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PCIE storage and what it means for SSD recovery

Following the increase in popularity of SSDs and the demand for slimmer and lighter devices, more companies are now looking at PCIE-based storage as a replacement for the SATA interface. Essentially, these drives connect directly in to PCIE (Peripheral Component Interconnect Express) slots, meaning that data transfer rates are much faster than traditional hard drives. In addition, by using these devices the overall form factor of the host machine can be greatly reduced as these drives take up much less space compared to mechanical hard drives.

These PCIE drives are mostly SSD based, and can either be slotted directly in to the motherboard, or in some cases, soldered directly on to it. Naturally, this presents a unique challenge in terms of SSD recovery. Removable PCIE drives (ie. those that are not soldered directly to the motherboard) can be treated the same way as SATA-based SSDs. Recovery can still be complex and time-consuming, but physically working on the device is a possibility.

Once we enter the realm of fixed PCIE drives, things become much more complicated. Although these drives are very new, we can reasonably speculate that data recovery will be much more complicated. The main challenge would be to remove the drive from the motherboard itself – assuming this is even possible. There is also the potential that the drive could be damaged during this process, further increasing the complexity of the recovery.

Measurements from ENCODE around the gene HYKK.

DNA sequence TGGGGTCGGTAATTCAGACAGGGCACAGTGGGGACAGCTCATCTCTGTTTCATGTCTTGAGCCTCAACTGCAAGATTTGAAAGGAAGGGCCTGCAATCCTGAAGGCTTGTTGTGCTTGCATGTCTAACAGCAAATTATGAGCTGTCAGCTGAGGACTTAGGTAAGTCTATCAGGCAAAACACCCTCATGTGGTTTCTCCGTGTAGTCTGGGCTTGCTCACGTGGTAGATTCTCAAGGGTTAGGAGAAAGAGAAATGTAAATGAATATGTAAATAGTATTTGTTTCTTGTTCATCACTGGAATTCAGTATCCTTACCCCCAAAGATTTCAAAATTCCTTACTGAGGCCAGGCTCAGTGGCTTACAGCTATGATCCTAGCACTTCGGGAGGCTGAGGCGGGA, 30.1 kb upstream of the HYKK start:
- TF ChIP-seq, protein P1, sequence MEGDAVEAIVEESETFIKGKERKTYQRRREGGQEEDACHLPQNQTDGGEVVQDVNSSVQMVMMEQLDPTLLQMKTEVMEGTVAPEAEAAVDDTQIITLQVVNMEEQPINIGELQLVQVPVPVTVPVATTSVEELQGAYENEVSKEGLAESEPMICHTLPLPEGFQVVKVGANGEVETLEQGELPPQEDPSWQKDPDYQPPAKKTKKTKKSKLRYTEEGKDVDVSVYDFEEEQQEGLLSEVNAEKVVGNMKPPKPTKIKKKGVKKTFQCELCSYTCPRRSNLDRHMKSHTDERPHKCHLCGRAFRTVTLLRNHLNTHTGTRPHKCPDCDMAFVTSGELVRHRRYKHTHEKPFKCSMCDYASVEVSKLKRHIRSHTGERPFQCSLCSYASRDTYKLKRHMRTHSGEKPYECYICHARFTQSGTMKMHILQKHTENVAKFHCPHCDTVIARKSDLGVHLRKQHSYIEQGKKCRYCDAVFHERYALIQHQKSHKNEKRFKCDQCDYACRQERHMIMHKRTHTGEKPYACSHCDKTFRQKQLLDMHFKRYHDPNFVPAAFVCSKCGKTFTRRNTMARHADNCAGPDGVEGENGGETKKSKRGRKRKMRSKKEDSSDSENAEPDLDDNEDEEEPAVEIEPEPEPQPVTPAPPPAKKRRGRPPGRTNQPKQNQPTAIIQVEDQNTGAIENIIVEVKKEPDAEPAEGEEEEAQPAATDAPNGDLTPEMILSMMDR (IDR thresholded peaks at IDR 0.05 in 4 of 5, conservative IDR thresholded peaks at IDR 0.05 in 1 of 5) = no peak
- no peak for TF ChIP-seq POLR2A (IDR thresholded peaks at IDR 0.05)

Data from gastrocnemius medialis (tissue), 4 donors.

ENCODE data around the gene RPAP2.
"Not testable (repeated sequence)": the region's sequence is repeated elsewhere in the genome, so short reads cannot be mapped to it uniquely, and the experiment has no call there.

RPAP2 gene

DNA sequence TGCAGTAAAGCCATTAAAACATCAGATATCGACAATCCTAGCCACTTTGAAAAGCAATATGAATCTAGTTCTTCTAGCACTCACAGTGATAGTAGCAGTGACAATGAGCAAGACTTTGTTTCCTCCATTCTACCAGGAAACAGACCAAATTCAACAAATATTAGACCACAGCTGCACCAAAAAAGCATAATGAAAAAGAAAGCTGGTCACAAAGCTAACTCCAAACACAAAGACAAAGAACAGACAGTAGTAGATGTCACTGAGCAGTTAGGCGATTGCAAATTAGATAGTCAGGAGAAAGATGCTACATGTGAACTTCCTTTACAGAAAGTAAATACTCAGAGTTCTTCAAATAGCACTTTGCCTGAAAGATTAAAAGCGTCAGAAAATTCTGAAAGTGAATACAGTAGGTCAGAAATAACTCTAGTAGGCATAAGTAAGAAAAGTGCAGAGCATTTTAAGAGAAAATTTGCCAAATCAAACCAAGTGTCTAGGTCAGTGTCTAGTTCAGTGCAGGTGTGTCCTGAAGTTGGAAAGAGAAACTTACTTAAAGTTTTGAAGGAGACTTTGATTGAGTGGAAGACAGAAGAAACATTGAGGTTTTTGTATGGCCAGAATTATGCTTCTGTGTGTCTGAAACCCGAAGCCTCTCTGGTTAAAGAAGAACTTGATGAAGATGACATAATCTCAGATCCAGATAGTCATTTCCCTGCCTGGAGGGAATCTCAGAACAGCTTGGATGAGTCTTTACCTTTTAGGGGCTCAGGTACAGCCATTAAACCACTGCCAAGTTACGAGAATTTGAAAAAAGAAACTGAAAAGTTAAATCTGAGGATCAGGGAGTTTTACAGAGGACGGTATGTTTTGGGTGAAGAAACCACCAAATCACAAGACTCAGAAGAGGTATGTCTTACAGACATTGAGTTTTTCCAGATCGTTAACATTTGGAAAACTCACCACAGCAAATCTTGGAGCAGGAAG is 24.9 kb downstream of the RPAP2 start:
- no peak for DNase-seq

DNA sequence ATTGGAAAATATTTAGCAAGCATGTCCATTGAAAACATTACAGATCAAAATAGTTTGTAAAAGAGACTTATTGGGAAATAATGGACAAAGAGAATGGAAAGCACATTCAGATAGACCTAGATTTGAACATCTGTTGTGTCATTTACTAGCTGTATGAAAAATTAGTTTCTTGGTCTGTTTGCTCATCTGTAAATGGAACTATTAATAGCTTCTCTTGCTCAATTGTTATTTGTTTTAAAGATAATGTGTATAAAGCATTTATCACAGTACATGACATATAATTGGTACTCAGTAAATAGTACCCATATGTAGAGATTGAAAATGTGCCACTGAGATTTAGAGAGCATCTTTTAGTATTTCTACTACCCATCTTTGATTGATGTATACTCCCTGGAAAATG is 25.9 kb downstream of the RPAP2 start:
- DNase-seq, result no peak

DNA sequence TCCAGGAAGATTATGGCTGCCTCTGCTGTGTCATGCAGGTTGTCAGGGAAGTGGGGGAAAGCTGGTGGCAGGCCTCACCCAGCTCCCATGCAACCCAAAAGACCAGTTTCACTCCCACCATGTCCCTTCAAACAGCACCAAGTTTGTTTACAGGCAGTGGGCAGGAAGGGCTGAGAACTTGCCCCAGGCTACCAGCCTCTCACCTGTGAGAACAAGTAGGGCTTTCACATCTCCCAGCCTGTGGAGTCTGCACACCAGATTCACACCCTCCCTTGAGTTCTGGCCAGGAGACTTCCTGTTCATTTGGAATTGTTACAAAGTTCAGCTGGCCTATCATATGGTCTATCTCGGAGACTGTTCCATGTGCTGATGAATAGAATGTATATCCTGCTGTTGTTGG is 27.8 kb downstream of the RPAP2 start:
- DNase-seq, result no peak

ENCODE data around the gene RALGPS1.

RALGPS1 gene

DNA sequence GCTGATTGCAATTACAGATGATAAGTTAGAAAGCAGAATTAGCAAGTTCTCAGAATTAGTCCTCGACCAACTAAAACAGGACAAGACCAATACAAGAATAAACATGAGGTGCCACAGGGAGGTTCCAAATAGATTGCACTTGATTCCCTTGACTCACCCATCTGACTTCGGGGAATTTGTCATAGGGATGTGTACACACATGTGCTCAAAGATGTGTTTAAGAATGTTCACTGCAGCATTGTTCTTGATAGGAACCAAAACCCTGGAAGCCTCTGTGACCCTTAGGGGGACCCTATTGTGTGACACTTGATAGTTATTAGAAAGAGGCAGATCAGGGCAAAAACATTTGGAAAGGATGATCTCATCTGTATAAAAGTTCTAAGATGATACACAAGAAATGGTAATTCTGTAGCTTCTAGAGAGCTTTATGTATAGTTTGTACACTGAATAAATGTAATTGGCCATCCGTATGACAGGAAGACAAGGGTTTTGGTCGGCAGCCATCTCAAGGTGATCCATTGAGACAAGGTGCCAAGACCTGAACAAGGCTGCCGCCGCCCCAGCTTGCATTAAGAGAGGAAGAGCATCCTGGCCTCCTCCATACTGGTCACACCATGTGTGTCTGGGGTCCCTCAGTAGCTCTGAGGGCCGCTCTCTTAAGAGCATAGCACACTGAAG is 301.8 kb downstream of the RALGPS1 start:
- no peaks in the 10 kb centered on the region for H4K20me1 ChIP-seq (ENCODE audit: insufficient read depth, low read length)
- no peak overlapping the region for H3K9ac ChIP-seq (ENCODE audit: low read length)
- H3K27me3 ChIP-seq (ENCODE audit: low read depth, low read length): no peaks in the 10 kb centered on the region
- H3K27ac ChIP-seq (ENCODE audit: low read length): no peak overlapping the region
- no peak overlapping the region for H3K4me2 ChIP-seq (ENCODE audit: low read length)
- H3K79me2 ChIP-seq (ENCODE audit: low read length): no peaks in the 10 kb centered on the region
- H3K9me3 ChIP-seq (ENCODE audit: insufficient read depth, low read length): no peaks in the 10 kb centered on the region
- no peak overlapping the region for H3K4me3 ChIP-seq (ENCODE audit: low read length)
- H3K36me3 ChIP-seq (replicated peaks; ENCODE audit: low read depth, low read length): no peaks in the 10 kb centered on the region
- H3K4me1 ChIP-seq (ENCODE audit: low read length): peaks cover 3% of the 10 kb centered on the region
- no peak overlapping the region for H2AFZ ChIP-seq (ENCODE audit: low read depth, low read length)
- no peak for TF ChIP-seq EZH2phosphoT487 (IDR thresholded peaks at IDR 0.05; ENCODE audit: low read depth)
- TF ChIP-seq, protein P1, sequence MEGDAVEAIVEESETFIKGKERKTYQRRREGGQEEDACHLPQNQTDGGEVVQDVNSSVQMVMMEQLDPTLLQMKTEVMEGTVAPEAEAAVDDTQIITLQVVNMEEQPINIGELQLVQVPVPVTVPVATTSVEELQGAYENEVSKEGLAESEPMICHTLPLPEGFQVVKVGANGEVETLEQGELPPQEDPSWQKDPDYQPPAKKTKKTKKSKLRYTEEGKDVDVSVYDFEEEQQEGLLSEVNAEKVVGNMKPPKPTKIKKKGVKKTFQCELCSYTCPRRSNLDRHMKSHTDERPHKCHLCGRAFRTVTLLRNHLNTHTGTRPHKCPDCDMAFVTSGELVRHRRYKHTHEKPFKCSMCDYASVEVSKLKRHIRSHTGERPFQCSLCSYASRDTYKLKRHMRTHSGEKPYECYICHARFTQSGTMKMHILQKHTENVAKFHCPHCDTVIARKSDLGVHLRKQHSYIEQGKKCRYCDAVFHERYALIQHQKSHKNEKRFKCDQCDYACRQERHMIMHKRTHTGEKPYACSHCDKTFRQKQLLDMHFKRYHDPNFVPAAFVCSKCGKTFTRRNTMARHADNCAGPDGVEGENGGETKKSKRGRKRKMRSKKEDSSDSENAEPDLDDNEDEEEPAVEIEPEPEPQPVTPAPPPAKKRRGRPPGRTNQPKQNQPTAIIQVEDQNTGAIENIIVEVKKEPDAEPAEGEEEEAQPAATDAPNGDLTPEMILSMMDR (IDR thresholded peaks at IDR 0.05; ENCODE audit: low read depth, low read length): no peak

The other implications for your data are the fact that you would find it near impossible to upgrade your storage (if the drive is soldered), and the current cost of many of these PCIE-based drives is astronomical. Furthermore, if you have a fixed/soldered PCIE drive, should you wish to increase your local storage capacity, you would be forced to use external drives. Doing so could potentially increase the risk of data loss through overheating, physical damage, electronics problems and so on.

It’s easy to see why this new interface is gaining popularity, but if data recovery is a concern, then it might be wise to consider other options for the time being. At least, until the reliability of these PCIE drives has been thoroughly tested.

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